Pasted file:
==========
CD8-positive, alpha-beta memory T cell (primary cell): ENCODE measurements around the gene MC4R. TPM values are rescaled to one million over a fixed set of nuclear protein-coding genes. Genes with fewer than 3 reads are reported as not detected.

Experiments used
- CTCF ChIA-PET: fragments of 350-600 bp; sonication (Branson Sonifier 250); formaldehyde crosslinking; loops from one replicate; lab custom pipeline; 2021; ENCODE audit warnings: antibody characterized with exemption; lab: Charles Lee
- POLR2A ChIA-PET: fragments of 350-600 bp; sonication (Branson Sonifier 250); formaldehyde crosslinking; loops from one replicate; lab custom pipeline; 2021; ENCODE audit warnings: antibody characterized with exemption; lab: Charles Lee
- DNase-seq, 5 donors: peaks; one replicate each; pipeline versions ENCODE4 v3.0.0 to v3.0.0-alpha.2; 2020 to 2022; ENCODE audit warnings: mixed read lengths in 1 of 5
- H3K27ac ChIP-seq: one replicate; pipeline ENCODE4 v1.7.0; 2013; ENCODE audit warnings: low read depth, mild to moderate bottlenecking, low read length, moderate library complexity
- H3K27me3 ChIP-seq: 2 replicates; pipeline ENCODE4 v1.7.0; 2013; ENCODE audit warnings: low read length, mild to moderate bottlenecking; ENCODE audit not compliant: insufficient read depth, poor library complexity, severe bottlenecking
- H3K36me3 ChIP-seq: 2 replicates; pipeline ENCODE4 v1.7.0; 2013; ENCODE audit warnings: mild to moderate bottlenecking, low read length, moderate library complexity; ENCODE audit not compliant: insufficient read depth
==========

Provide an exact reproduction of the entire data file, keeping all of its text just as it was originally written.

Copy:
CD8-positive, alpha-beta memory T cell (primary cell): ENCODE measurements around the gene MC4R. TPM values are rescaled to one million over a fixed set of nuclear protein-coding genes. Genes with fewer than 3 reads are reported as not detected.

Experiments used
- CTCF ChIA-PET: fragments of 350-600 bp; sonication (Branson Sonifier 250); formaldehyde crosslinking; loops from one replicate; lab custom pipeline; 2021; ENCODE audit warnings: antibody characterized with exemption; lab: Charles Lee
- POLR2A ChIA-PET: fragments of 350-600 bp; sonication (Branson Sonifier 250); formaldehyde crosslinking; loops from one replicate; lab custom pipeline; 2021; ENCODE audit warnings: antibody characterized with exemption; lab: Charles Lee
- DNase-seq, 5 donors: peaks; one replicate each; pipeline versions ENCODE4 v3.0.0 to v3.0.0-alpha.2; 2020 to 2022; ENCODE audit warnings: mixed read lengths in 1 of 5
- H3K27ac ChIP-seq: one replicate; pipeline ENCODE4 v1.7.0; 2013; ENCODE audit warnings: low read depth, mild to moderate bottlenecking, low read length, moderate library complexity
- H3K27me3 ChIP-seq: 2 replicates; pipeline ENCODE4 v1.7.0; 2013; ENCODE audit warnings: low read length, mild to moderate bottlenecking; ENCODE audit not compliant: insufficient read depth, poor library complexity, severe bottlenecking
- H3K36me3 ChIP-seq: 2 replicates; pipeline ENCODE4 v1.7.0; 2013; ENCODE audit warnings: mild to moderate bottlenecking, low read length, moderate library complexity; ENCODE audit not compliant: insufficient read depth